Local resident Carol Green has written a short, colorful picture book for the very young who have a new sibling on the way. Illustrated by Ron Clelland, it is meant as an encouraging and engaging aid for the growing family.
14 December 2020
: The Local Authors section has a new bookcase today, and that's all the room we have for new furniture — for now. By the way, we are on Twitter here
, but please note that it is not (only) typical marketing and promotion :)
10 December 2020
: St. Mary's alumna Madison Mooney has published "Manny the Monkey", an engaging book for children, and we are pleased to have it available in our Local Authors section!
From Readers' Favorite
: "Manny The Monkey by Madison Mooney is a charming story about self-discovery, self-confidence, and being unique, and Manny's inner journey will encourage readers to find themselves and understand that they can do anything as long as they use their minds. The illustrations are colorful and lively and breathe life into the characters and the scenes. The book is also a good way to introduce children to different types of animals and travel. Parents and tutors can use it for read-aloud and storytelling sessions at home and in schools to motivate children to find themselves, discover their life's purpose, and decide what they want to do in life."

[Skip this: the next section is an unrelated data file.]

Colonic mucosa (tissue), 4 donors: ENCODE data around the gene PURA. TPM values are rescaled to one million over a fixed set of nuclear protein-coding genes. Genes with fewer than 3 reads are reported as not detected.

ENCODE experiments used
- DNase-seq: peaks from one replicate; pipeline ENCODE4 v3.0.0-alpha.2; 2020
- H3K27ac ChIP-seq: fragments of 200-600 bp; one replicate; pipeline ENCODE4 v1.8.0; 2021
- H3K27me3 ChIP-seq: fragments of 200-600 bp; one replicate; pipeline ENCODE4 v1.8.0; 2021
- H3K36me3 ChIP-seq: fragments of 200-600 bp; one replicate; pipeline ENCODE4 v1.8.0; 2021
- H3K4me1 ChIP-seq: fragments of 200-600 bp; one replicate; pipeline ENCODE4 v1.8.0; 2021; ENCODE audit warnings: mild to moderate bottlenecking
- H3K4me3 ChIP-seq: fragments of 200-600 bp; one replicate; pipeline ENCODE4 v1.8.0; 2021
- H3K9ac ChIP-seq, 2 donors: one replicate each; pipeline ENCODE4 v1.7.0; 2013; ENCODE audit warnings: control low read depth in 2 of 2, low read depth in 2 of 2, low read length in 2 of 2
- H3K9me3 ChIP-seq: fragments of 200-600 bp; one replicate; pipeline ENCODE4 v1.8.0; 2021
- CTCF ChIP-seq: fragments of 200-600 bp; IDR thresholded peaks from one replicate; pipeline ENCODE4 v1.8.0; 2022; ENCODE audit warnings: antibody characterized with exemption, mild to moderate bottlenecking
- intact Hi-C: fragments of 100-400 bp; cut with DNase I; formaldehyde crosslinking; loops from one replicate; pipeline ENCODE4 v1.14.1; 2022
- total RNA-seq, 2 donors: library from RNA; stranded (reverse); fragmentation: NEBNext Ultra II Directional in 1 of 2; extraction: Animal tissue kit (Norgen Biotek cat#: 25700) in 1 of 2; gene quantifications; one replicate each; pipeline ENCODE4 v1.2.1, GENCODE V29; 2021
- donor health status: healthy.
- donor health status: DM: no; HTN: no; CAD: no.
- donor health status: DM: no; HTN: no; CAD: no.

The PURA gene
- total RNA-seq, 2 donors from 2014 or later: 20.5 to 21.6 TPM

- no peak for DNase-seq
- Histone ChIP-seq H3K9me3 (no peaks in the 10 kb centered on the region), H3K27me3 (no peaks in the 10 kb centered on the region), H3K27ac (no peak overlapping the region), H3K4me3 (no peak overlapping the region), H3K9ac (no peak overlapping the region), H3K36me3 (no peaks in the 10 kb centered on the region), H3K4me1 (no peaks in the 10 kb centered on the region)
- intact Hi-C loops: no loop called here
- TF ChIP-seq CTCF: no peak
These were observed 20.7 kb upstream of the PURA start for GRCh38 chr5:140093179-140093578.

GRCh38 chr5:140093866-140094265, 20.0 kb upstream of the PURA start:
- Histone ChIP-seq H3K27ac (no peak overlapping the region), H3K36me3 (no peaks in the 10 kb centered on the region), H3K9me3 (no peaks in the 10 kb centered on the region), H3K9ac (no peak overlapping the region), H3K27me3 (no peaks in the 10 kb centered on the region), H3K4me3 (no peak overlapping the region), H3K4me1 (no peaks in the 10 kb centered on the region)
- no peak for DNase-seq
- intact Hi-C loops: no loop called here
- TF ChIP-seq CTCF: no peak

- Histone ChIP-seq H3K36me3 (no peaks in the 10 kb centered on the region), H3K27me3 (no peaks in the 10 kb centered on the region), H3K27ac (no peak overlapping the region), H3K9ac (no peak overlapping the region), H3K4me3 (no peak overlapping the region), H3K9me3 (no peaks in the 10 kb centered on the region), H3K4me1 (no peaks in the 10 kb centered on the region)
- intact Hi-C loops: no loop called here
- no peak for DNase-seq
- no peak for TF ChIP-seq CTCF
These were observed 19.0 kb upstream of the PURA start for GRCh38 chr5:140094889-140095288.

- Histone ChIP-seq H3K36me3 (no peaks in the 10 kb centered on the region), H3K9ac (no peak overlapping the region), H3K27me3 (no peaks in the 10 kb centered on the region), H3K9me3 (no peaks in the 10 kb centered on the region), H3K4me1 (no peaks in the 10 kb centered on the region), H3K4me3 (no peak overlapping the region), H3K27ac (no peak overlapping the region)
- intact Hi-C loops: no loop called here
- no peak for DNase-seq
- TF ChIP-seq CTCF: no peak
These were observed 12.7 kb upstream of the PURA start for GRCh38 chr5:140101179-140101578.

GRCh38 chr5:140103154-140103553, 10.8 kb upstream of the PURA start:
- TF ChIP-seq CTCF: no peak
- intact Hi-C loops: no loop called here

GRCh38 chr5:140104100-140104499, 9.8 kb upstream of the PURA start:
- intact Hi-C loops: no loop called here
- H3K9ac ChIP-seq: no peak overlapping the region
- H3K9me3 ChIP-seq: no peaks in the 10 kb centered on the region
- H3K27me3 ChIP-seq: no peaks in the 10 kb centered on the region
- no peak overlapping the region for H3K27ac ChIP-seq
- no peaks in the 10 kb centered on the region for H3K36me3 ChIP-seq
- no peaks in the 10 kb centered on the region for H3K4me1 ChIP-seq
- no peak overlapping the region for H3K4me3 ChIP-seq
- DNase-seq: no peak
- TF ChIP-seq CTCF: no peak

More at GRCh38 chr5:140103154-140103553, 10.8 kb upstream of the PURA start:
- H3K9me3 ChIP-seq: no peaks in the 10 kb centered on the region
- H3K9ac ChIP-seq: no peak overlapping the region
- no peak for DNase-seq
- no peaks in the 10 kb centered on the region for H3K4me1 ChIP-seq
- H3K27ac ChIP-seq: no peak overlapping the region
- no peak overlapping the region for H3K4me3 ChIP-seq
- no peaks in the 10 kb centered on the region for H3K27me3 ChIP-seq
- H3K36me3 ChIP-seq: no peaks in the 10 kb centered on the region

4 December 2020
: "The Lafayette Reservoir: A Visual Celebration" by Steve Hobbs is a beautiful book of photographs from Lafayette's own man-made lake, and has joined our growing collection of works by local authors. From the jacket:
People fall in love with the Lafayette Reservoir. Local photographer Steve Hobbs has conceived of this book of his photographs and essays as a tribute to that amazing place. His book celebrates the "lifescapes." of the Reservoir - its striking landscapes, the diversity and beauty of its birds and wildlife, and the people from all backgrounds who come there to walk and jog, boat and fish, or pursue other outdoor passions. Steve also includes a section devoted to the beloved dogs of the Reservoir. His evocative images capture the beauty and rich variety of the Reservoir, with a touch of humor and playfulness thrown in.